Grand Plage, Biarritz

When you find yourself in downtown Biarritz, you get the impression of a much larger city. Believe it or not, it has a permanent population of less than 30,000, but when you count the adjacent towns of Anglet and Bayonne it is closer to 120,000.

It was a traditional fishing and whaling settlement until Empress Eugenie (the wife of Napoleon III) arrived and built a Palace here in 1854. Through her connections the town became popular with Queen Victoria and Edward VII, so to keep the hangers-on occupied, a casino was built in 1901 which remains a big attraction to this day. The Palace is now the Hôtel du Palais, one of France’s most famous and luxurious hotels. The Palais sits on a privileged position looking west along the beach, with large-scale portraits of the Emperor and Empress inside.

More recently, Biarritz has become a Mecca for surfers, owing to its magnificent waves, drawing many thousands of people from all around the world to sample its waters, and the nightlife that goes with it. The surfing company Quicksilver has its worldwide base in Biarritz and holds an annual surf event here.

Surfing is just one of the obsessions of the locals. The other is Biarritz Olympique, the notoriously hard-to-beat titans of French rugby, and last, but not least is the ancient Basque sport of Pelota. Pelota is now played in a number of countries across the world owing to the Diaspora of Basques who travelled for work over the years, mostly to the Spanish-speaking countries of South America.

Anyone who was not aware of Basque heritage on arriving in Biarritz will be by the time they get home. The Basques are a tremendously proud people. When you mix that Basque culture with rugby, surfing and Pelota, you then get an idea of what to expect from Biarritz.

Things to do in Biarritz

The Beach

The main draw for most visitors to Biarritz is the magnificent Grand Plage where surfing was born in Europe. It’s about 6km long, with clean white sand, but most importantly, enormous waves that come crashing in from the Atlantic out yonder. You see surfers walking down to the beach at 9am as if they’re on the way to work, throughout the day, and after hours in the evening. Surfing is an obsession in Biarritz, so where better to learn. There are no less than ten surf schools in Biarritz, so you have plenty of choice although there may be times of the year when you need to book ahead. The beach gets rammed in the summer, where everyone stays is a mystery, as Biarritz is such a small place. There are only 2300 hotel rooms in Biarritz, only enough to accommodate a small corner of the beach at peak summertime.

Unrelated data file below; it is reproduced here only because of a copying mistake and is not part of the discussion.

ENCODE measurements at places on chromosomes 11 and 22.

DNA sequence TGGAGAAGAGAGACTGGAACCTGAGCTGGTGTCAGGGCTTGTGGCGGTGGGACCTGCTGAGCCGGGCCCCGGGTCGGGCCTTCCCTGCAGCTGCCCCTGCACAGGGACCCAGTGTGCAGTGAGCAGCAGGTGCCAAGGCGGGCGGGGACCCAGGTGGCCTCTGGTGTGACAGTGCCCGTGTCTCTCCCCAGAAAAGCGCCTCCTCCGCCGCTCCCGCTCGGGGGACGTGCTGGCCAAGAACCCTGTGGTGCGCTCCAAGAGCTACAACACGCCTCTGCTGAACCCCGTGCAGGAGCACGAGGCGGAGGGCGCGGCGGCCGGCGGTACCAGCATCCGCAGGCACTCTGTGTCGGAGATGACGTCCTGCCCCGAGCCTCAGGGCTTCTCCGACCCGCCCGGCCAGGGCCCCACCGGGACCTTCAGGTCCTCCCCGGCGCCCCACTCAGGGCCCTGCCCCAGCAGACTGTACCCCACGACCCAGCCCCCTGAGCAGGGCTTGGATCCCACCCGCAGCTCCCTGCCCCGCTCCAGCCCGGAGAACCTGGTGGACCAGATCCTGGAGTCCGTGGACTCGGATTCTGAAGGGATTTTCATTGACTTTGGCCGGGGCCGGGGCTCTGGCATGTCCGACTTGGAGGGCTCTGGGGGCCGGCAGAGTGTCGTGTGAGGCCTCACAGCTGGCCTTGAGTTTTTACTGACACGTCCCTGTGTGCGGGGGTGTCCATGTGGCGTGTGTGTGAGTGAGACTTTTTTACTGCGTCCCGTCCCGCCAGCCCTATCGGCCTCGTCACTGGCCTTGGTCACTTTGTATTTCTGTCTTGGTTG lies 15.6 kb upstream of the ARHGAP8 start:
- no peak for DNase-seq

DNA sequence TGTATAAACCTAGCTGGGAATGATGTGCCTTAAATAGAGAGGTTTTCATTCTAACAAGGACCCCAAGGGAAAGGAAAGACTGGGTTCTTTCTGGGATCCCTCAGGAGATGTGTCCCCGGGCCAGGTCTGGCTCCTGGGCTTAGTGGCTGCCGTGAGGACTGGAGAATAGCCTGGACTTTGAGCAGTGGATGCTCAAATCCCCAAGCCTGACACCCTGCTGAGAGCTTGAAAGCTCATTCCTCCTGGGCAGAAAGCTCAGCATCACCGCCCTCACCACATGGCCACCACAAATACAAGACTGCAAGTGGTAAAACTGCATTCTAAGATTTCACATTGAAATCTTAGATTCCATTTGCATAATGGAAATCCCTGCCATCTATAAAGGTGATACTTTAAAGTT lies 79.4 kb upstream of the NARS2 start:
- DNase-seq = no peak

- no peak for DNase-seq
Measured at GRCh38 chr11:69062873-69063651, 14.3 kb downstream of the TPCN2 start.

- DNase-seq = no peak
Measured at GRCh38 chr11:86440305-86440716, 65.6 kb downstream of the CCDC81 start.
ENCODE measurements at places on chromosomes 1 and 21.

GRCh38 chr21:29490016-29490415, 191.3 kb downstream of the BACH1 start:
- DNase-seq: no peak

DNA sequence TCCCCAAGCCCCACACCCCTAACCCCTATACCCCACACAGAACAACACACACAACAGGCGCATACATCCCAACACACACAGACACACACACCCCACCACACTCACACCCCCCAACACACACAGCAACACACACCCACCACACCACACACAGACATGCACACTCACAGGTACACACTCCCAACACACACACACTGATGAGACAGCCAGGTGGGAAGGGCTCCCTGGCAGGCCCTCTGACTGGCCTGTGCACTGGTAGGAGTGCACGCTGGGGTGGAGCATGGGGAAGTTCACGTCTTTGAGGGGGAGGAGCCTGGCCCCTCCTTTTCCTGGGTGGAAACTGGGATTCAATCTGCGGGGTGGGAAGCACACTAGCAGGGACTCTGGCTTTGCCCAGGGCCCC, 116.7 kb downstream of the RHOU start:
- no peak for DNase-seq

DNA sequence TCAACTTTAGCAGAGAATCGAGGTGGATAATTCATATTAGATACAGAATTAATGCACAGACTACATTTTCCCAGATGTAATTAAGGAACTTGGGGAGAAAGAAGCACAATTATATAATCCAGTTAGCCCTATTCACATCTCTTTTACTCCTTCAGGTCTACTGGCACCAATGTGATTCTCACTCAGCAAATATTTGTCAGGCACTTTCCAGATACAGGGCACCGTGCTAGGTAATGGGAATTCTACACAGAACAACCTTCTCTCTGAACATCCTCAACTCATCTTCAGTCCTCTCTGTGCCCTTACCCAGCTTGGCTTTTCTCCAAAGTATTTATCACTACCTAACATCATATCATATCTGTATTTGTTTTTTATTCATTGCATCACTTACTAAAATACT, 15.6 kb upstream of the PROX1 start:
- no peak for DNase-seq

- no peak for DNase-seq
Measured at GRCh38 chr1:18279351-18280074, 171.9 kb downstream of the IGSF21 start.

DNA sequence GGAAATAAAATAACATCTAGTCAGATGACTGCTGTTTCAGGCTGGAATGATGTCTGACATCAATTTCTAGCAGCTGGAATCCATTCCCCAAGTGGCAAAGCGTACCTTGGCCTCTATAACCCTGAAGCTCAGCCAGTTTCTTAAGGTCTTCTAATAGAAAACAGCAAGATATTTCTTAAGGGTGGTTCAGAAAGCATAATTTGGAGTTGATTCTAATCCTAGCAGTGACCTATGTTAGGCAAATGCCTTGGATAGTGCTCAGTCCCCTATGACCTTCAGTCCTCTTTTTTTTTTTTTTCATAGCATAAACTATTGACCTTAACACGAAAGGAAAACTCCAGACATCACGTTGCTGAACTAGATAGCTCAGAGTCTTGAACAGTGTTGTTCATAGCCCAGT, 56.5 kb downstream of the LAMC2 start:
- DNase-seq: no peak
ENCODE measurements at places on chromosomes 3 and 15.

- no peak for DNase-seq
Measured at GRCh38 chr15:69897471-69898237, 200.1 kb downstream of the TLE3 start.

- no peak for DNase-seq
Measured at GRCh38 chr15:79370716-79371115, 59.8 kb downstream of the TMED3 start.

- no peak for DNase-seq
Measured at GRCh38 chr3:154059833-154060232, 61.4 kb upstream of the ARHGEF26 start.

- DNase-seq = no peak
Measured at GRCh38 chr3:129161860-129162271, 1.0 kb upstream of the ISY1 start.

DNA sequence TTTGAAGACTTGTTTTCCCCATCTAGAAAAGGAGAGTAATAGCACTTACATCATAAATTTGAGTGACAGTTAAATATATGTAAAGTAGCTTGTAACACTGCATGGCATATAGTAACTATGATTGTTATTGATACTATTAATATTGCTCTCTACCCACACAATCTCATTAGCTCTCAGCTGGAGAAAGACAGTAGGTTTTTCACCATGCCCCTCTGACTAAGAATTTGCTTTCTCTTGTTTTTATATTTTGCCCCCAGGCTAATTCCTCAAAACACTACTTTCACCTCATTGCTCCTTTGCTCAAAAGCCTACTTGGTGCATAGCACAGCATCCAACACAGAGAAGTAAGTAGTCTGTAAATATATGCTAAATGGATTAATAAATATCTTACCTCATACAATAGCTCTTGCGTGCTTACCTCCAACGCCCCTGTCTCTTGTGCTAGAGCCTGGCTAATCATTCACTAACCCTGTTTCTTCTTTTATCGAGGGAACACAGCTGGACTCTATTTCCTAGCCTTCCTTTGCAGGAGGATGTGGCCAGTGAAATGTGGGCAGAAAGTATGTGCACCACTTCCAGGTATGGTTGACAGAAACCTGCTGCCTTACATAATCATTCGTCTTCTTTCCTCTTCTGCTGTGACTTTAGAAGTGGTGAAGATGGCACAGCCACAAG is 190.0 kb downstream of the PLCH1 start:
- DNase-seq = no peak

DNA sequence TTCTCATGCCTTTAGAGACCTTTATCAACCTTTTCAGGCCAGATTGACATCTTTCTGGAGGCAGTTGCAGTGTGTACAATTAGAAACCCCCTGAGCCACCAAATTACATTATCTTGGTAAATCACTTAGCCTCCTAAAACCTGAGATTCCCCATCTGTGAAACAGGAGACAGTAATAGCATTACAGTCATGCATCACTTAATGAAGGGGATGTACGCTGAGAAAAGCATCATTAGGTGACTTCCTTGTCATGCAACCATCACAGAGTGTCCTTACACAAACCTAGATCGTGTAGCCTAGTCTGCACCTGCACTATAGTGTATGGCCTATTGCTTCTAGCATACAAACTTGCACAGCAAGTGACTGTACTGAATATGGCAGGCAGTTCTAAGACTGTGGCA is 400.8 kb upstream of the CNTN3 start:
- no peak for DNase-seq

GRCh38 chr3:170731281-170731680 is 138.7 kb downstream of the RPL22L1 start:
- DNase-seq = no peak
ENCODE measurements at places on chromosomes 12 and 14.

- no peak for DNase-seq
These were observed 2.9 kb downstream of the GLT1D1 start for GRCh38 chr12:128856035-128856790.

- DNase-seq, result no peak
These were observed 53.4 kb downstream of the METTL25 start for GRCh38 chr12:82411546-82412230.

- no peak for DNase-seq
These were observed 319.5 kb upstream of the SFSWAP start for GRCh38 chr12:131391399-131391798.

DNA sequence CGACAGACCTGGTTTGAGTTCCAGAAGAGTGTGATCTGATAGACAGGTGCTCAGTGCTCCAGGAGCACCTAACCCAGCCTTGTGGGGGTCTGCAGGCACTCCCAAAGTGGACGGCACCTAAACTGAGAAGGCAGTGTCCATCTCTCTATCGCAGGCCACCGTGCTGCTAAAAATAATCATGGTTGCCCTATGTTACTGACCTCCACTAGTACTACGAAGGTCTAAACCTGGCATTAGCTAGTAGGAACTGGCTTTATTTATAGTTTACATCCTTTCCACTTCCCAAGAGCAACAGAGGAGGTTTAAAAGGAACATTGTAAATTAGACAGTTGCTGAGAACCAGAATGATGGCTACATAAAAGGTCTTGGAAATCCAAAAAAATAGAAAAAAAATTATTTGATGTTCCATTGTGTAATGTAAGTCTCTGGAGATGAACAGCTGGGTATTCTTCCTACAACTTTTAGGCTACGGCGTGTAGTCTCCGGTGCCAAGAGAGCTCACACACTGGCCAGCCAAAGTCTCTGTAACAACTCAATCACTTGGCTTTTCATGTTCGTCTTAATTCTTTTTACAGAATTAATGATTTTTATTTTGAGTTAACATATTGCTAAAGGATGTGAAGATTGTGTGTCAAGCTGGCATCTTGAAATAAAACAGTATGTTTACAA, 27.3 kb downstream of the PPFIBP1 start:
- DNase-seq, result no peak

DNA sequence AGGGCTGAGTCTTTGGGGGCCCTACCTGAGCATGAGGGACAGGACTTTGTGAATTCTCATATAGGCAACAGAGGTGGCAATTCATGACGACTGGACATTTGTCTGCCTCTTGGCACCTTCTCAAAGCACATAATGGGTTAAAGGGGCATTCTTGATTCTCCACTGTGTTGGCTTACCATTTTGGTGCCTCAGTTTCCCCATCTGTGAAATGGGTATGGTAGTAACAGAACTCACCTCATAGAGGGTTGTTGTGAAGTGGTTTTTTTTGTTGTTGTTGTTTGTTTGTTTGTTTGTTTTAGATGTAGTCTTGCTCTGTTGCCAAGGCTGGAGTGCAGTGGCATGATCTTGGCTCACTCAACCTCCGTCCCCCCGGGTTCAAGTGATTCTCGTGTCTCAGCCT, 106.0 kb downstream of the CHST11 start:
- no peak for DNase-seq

Along the beach are a number of Thalossatherapy joints, includingMercure Thalassa Regina et du GolfThalacéane, the Spa Impérial at the Hôtel du Palaisand the Spa Kémana. You may see some notable French faces from the world of media and sport, recovering from their busy lifestyles. Serge Blanco, the legendary French international rugby player and Biarritz resident has his own “Thalasso Blanco” at the small town of Hendaye, just down the coast and close to the border with Spain.

Don’t miss the Musee de la Mer, at the Esplanade de la Vierge, with its impressive display of exotic fish and sea animals from around the world. While you’re there take a walk down the Esplanade to the headland to get a superb view of the Grand Plage and town of Biarritz.

The Town

You don’t have to walk far in Biarritz before getting the idea that Basque culture dominates this small town. Just go to Les Halles, or the town market on Rue des Halles to see what I mean. Not only are there the finest local foods but each market stall is draped with the Basque flag, Biarritz Olympique Rugby banners, or both. The place is buzzing on match day and full of post-match diagnosis the day after. Alongside the Rue des Halles are a couple of bars offering traditional Basque fare and beer. Try Le Comptoir le Fois Gras at lunchtime, where the lunch will can include the finest Fois Gras but also a wide range of local snacks and of course a bottle of “EKI”, the Basque beer.

Fine foods are very much part of the Biarritz shopping experience, you’ll notice a few “Mille et un Fromage” stores around town and one in the market, where you can find the very best olive oils, pastes, sauces, ingredients, meats, pate’s, breads and cheeses.

If the fine foods on show didn’t satisfy your need for more, try visiting the Planète Musée du Chocolat at 14 Avenue Beaurivage, where you can trace the story of chocolate back 3000 years to the Aztecs who first started making it from Cacao.